The Washington PostDemocracy Dies in Darkness

Chinese MH370 families skeptical of new find; believe passengers ‘still out there’

BEIJING — For more than a year, the Chinese relatives of those who disappeared aboard Malaysian Airlines Flight 370 have waited, and waited, for word of what happened to their loved ones.

And yet the discovery Wednesday of a potential clue — a piece of an airplane wing that washed up on an island the Indian Ocean — brought them little relief.

[Debris found in Indian Ocean appears similar to missing MH370 plane]

On Thursday, several families said they still believe, against the odds, that the missing passengers are out there, or that this is another false alarm. To believe otherwise is to accept the worst.

They called on the Chinese news media to stop printing “hearsay,” and said they were not ready to accept that the wreckage found on Reunion may be a piece of the missing plane.

The group later issued a statement saying they were tired of hearing from officials with “99 percent confidence.”

“We want 100 percent confidence,” they wrote.

“This should not affect the promise made by all parties to never stop or give up the search for the plane,” the statement said.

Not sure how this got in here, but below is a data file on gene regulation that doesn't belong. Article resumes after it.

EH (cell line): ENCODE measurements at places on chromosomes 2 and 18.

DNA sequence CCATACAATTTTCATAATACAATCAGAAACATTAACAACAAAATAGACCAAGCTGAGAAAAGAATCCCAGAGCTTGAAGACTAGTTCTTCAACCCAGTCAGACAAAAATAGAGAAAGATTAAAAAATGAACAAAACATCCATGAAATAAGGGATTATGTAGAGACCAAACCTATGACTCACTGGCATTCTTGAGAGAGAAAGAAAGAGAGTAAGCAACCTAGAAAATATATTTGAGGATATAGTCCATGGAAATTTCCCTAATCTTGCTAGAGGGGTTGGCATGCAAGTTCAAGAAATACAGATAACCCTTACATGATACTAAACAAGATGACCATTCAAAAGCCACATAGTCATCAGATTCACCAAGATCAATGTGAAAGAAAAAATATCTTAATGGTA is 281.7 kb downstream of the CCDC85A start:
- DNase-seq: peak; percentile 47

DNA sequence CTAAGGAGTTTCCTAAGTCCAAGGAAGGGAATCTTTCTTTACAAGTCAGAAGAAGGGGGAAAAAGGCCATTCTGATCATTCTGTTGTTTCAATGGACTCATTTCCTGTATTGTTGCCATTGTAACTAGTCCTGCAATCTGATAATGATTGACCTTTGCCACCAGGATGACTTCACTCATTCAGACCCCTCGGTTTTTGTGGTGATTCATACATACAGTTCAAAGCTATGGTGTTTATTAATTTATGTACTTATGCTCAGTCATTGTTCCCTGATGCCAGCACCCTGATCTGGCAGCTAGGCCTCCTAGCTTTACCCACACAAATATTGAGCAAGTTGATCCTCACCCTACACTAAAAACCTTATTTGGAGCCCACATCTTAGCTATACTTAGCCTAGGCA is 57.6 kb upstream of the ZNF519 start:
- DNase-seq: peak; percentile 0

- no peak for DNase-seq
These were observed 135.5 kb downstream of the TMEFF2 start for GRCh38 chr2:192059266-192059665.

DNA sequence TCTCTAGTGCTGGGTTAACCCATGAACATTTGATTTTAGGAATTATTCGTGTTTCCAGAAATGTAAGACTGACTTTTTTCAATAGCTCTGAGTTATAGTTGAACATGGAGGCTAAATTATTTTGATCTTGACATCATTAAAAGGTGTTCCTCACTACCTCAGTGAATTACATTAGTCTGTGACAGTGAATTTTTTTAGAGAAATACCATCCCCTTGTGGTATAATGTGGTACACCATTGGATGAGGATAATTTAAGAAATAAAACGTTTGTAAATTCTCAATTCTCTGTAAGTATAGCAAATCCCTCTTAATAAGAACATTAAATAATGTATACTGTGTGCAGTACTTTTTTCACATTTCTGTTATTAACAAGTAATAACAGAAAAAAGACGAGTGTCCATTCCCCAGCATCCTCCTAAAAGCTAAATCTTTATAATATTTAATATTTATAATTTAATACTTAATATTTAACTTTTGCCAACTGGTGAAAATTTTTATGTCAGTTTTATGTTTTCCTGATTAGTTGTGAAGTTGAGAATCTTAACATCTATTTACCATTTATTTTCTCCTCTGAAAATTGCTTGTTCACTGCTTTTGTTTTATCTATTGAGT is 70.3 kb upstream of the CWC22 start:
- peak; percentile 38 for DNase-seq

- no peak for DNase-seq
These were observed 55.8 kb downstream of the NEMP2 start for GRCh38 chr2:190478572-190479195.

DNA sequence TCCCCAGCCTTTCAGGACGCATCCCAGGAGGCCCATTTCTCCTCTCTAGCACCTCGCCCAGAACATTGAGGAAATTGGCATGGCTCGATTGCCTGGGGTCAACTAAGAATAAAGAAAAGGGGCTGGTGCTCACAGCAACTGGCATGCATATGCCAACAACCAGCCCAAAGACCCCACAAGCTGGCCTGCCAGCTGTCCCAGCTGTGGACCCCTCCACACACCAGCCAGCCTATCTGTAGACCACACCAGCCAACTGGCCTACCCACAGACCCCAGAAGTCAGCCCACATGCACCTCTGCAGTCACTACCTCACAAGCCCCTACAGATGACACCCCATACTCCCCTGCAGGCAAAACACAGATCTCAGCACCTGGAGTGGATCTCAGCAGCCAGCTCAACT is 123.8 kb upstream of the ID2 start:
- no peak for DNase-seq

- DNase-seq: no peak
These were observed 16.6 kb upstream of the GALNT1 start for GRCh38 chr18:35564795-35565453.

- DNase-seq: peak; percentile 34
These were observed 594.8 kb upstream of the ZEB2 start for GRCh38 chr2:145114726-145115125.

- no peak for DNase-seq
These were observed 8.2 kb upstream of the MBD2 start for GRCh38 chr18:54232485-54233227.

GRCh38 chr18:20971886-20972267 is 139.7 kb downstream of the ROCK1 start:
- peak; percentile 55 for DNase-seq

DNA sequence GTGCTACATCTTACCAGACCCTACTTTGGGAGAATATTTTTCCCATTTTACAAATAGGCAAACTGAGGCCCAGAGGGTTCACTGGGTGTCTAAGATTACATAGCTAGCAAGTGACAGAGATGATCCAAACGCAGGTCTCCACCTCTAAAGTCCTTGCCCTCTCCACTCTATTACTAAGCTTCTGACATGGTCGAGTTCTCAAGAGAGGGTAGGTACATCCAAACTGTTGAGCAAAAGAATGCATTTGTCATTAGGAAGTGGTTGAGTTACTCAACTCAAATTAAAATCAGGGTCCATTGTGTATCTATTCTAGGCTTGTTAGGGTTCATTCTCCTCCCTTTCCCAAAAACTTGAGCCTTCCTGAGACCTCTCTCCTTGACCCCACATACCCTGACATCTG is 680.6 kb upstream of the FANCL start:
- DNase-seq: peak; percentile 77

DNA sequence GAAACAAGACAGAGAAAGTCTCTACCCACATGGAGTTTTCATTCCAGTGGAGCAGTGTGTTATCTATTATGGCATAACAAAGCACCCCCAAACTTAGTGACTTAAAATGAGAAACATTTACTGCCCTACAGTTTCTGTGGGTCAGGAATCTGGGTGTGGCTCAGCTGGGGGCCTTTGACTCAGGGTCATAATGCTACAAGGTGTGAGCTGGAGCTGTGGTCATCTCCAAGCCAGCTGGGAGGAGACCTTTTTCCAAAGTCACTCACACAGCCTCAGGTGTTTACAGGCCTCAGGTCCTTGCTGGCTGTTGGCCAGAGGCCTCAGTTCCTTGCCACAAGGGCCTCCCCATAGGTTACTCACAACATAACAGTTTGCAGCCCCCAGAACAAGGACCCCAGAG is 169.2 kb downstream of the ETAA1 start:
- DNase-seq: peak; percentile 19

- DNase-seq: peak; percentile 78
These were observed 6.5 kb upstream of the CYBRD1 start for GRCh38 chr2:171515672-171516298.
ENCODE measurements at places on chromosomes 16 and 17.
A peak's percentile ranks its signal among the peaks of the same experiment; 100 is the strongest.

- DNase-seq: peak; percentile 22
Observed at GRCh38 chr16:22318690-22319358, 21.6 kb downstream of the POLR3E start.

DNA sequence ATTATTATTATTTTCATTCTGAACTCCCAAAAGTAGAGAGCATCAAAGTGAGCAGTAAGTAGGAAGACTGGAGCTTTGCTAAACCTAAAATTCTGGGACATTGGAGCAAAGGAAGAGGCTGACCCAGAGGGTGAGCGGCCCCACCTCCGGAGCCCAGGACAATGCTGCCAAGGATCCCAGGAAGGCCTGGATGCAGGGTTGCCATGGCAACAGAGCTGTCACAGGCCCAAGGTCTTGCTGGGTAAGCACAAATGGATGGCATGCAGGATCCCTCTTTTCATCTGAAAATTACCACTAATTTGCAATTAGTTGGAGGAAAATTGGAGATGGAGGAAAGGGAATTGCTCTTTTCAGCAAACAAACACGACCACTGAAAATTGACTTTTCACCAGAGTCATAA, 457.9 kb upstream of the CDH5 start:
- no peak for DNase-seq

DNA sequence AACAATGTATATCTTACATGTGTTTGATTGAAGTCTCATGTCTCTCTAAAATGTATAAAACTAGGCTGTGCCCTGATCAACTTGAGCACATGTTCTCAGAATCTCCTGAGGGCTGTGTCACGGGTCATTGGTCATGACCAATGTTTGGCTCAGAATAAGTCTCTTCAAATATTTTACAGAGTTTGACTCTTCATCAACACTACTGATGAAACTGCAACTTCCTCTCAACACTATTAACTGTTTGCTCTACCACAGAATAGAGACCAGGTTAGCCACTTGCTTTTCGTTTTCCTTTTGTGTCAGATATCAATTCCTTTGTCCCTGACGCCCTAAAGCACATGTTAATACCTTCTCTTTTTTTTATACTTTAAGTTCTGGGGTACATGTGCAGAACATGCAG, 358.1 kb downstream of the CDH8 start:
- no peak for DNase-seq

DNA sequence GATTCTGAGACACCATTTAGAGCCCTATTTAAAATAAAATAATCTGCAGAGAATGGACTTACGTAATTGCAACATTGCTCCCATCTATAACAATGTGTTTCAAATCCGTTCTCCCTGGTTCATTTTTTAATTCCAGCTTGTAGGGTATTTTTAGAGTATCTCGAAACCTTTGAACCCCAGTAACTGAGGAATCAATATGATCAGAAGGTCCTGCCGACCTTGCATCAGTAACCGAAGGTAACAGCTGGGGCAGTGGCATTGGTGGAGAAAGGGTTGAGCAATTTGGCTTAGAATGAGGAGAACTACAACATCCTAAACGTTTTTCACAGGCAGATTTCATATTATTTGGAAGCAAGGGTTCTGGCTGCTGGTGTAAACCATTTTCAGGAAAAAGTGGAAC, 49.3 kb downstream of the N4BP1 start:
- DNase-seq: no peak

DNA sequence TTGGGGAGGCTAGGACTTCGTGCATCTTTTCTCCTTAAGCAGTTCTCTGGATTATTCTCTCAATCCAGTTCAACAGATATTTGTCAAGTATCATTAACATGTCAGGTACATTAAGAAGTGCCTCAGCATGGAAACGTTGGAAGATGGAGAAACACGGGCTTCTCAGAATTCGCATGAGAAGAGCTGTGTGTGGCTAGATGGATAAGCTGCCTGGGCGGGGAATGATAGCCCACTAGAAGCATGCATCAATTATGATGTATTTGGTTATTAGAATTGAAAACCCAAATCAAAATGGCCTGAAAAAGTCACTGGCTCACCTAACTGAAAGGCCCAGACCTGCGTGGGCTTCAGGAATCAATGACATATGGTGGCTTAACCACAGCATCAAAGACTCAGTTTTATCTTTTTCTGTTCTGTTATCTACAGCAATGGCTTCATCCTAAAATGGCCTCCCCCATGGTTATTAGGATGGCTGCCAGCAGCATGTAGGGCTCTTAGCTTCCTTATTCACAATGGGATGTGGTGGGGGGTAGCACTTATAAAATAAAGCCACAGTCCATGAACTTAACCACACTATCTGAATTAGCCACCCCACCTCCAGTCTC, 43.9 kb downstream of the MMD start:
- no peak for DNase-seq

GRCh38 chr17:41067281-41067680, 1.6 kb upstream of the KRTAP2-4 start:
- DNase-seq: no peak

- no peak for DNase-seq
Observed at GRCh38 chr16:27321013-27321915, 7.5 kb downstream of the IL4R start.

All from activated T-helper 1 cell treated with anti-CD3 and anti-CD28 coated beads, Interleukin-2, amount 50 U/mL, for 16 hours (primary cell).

The family and friends of the Chinese passengers who went missing on MH370 have reason to be skeptical.

They have spent the last year locked in Kafkaesque nightmare: cloistered in a hotel for weeks waiting for news, told not to talk to the media, fed false information, and when they made too much noise, reportedly beaten by Chinese police.

Absent verifiable facts, the rumor mill went wild. Some still believe that the plane was intercepted, perhaps by Islamic extremists or the CIA, and that their relatives could alive, waiting to be rescued.

“I think the plane was hijacked, that this was a political incident,” said Zhang Yongli, whose daughter, Zhang Qi, is missing, in a telephone interview on Tuesday.

The disappearance of MH370 “really looks like a conspiracy,” said Jiang Hui, whose mother was on the plane.

“Why haven’t they shown us the boarding footage, why couldn’t they confirm if the plane landed somewhere else or not, what are they trying to hide?” Jiang asked.

Several said they will not believe the news until it has been confirmed by multiple sources, including the Chinese government, which has said little so far.

“This kind of news happens quite often,” said Steven Wang, whose mother is among the missing.

“It still needs to be verified and confirmed by not only one party … then I can be convinced.”

Until then, Wang said, he “still has a glimmer of hope.”

Police say it's too early to say if debris found in the Indian Ocean belonged to missing to the Malaysian Airlines Flight 370. (Video: Reuters)

Xu Jing, Liu Liu and Xu Yanjingjing reported from Beijing.